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Where to buy heirloom seeds and what’s the real difference between an heirloom, hybrid, or GMO seed? These are questions I get asked quite a bit. I’ll cover all this and more in today’s episode as many of us are planning out our garden, figuring out what plants we’ll be seed starting, and ordering the seeds and supplies we need.
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Listen in below to the full podcast, Episode #228 Where to Buy Heirloom Seeds – Heirloom, Hybrid & GMO Differences of the Pioneering Today Podcast, where we don’t just inspire you, but give you the clear steps to create the homegrown garden, pantry, kitchen and life you want for your family and homestead.
Today’s topic on what hybrid, heirloom, and genetically modified seeds mean is where I see a lot of confusion and misinformation that is just wrong. I wanted to address this for those that are new to gardening or are just learning about the difference can learn about these terms and their proper meaning. There are three types of seeds.
First, and I’ll be honest, are my favorite: Heirloom seeds. Heirloom seeds are open-pollinated seeds from varieties that have been handed down for generations (most sources say if you can trace back at least 50 years). When they are planted they produce the same plant with the same characteristics of the parent plant that you saved the seeds from. This assumes you did your seed saving correctly when it comes to plants that cross-pollinate or are self-pollinated.
Plants that cross-pollinate, squash for example, need care to be sure they don’t cross-pollinate. Methods such as hand-pollinating or using seed netting to keep them pure, otherwise you’ll get crosses that don’t necessarily exactly come back like the parent plant.
In the context of hybrid seeds, we’re talking about hybrid seeds that you purchase in the store. So F1, the first generation hybrid. These seeds are created by companies or scientists in a lab, not a natural cross-pollination that happens with heirloom varieties. It was about the 1940’s when large seed companies started creating their own strains of hybrid seeds. For example, two varieties of a tomato plant that they have put together in a lab to create a different tomato plant. But it’s done in a lab and not a natural cross-pollination like we get with heirloom plants.
These hybrid seeds are created by combining two varieties of the same plant where the best characteristics from each variety are chosen to create a new, hybrid plant. One may be more disease resistant and one offers a higher yield, etc.
There’s nothing wrong with hybrid seeds, you’re just not able to seed save from them and have fewer varieties to pick from.
When you go to the store to purchase seeds or order seeds online you only have available to you heirloom or hybrid seeds. Now, there is nothing wrong with hybrid seeds. If you have no interest in heirloom and grow hybrid seeds that’s just fine. I don’t want people to feel ashamed because they’re using hybrid seed. Personally, we do seed saving. I don’t always save seed every year, but I do a complete heirloom garden because I want to make sure that I’m supporting heirloom seeds (and companies that sell them) because there are varieties that have almost been completely wiped out and lost in a short period of time; less than a hundred years since we’ve had hybrid seeds available to us.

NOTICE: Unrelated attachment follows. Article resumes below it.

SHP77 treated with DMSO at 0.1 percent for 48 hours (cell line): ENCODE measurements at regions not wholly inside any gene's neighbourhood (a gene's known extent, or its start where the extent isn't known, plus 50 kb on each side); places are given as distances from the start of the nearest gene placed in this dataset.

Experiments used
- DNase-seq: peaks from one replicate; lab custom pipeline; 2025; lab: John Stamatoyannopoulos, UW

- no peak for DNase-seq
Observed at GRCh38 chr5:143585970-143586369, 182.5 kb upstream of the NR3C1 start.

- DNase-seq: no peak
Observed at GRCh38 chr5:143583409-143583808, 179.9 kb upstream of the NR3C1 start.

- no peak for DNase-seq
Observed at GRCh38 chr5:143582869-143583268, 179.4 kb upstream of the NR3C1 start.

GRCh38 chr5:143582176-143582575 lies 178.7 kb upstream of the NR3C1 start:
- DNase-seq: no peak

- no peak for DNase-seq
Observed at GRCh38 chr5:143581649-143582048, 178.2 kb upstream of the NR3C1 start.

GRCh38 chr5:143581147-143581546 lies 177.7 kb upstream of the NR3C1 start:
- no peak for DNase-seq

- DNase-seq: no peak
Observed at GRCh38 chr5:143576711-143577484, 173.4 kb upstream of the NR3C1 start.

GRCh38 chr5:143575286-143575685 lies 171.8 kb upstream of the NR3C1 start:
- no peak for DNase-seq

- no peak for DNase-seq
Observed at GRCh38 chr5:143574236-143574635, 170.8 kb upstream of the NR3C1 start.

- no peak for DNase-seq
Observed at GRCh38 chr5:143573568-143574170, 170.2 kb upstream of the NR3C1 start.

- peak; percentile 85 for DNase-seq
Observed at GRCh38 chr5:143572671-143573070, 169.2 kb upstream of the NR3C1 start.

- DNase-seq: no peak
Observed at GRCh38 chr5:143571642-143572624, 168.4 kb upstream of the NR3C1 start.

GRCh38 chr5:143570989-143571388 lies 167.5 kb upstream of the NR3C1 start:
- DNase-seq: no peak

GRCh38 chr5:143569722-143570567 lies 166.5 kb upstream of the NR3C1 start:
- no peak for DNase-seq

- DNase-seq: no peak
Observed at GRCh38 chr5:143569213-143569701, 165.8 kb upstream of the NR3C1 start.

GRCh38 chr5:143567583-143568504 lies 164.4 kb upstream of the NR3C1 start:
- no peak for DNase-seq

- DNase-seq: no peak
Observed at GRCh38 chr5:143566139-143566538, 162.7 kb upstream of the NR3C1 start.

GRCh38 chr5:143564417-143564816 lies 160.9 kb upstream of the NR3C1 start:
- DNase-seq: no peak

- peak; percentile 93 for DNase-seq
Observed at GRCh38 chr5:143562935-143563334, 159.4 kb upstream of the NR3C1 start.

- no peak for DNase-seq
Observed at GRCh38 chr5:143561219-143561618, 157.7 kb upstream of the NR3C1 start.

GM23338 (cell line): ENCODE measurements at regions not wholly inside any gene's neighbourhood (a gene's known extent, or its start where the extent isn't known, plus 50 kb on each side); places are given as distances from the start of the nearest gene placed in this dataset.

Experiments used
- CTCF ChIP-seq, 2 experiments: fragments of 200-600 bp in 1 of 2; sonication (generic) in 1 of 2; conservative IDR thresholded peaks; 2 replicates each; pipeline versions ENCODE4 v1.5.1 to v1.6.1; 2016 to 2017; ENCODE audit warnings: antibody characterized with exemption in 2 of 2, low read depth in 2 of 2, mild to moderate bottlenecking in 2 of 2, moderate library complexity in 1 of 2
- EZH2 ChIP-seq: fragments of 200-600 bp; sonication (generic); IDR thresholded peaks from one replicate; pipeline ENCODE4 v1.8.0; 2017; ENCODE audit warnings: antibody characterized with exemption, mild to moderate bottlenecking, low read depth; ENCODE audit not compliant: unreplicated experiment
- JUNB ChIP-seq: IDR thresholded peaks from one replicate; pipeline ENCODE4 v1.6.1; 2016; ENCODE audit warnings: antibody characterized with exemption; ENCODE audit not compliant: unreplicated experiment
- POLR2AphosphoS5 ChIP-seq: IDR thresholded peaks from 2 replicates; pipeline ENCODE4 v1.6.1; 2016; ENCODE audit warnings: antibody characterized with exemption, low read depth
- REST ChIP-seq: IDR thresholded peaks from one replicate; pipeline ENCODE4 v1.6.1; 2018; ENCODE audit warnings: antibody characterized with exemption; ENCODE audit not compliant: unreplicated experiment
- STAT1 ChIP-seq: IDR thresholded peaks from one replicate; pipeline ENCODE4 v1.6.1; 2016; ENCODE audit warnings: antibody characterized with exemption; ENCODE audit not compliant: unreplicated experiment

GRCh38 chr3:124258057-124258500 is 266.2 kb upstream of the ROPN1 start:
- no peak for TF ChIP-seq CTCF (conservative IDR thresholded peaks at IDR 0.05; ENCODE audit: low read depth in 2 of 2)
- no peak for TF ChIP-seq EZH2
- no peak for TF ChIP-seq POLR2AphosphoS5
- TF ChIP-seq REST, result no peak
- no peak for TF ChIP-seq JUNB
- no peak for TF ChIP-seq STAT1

Personally I do an all heirloom garden because that way if I do want to seed save from them I can. But if I’ve put in hybrid plants, I don’t really have that option, or I’m not going to have nearly the success I’m going to have if I had used heirloom seeds to begin with.
I also believe that heirloom varieties have better flavor and there are a whole lot more varieties. I get super excited about all the stories and the different varieties, colors and unique things you’ll never see on the grocery store shelf. You just won’t see the many different options with a hybrid that you do with all the different heirloom varieties.
I’m very biased towards heirloom if you can’t get tell, but I’m being upfront and center about it.
The next type of seed and this is where a lot of confusion comes in, are GMO seeds. A lot of people think genetically modified seeds and hybrid seeds are the same thing and have been occurring for hundreds of year and no, they haven’t. Let’s dive into GMO’s a little bit. Genetically modified seeds, which, by the way, are not for sale at your local big-box store or from regular seed companies. That’s not to say that the seed that you purchase might not have genetically modified stuff in them, but they are not purposely genetically modified. GMO seeds are purchased by farmers, usually big agriculture and you have to have certificates that you have purchased their seed. We’ll talk a little bit more though about how there’s contamination with some of the crops and seed you are getting at the store because of GMO’s.
Genetically modified seeds are seeds that are created in a lab by splicing or combining different organisms, which can be viruses, bacteria, animal DNA, to create a patented plant. For example, Monsanto created GMO corn that has genetic material from bacteria, Bacillus thuringiensis, that produce an endotoxin. They also have GMO corn that is Roundup® resistant which means the crops can be sprayed with the herbicide Roundup® and the plant won’t die due to gene altering. Over 90% of domestic corn in the U.S. is genetically modified.